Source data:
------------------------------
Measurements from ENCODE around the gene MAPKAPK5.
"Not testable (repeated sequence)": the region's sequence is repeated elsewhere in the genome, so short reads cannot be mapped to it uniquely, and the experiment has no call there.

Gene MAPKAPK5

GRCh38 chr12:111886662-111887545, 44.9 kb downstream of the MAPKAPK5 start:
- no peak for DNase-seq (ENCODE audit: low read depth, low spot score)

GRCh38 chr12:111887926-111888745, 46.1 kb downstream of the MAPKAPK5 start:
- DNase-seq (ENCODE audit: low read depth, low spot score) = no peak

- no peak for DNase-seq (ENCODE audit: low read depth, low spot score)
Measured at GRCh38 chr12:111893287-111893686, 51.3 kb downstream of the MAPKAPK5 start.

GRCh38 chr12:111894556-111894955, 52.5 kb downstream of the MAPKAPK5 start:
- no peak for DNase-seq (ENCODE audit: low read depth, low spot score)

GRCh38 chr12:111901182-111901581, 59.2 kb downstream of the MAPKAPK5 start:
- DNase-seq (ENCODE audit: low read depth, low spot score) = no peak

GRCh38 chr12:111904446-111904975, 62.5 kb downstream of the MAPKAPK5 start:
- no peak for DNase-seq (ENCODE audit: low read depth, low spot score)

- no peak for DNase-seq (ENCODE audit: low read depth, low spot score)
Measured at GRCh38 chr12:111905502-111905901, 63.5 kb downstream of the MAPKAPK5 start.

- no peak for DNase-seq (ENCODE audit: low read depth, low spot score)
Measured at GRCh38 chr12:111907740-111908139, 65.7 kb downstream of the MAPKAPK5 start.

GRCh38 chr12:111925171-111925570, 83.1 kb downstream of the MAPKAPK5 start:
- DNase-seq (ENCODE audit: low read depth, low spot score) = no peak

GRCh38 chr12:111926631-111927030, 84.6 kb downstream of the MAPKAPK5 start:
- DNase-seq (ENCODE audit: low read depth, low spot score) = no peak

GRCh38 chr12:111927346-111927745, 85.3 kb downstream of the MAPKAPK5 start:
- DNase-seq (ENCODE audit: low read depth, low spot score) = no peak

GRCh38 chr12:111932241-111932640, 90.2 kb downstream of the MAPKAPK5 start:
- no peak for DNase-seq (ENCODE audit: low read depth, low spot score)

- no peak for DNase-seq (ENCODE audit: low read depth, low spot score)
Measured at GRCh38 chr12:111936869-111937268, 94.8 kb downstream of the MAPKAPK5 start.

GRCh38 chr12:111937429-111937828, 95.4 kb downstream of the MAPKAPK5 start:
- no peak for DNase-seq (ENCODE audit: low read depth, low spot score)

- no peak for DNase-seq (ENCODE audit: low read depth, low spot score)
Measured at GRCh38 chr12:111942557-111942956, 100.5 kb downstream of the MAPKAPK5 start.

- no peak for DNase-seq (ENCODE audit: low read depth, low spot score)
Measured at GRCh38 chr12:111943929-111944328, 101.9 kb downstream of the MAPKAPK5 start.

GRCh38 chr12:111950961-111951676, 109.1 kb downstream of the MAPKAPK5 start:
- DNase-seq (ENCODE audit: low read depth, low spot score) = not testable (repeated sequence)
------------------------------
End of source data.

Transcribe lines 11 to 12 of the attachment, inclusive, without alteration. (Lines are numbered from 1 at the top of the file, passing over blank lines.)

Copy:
- no peak for DNase-seq (ENCODE audit: low read depth, low spot score)

GRCh38 chr12:111901182-111901581, 59.2 kb downstream of the MAPKAPK5 start: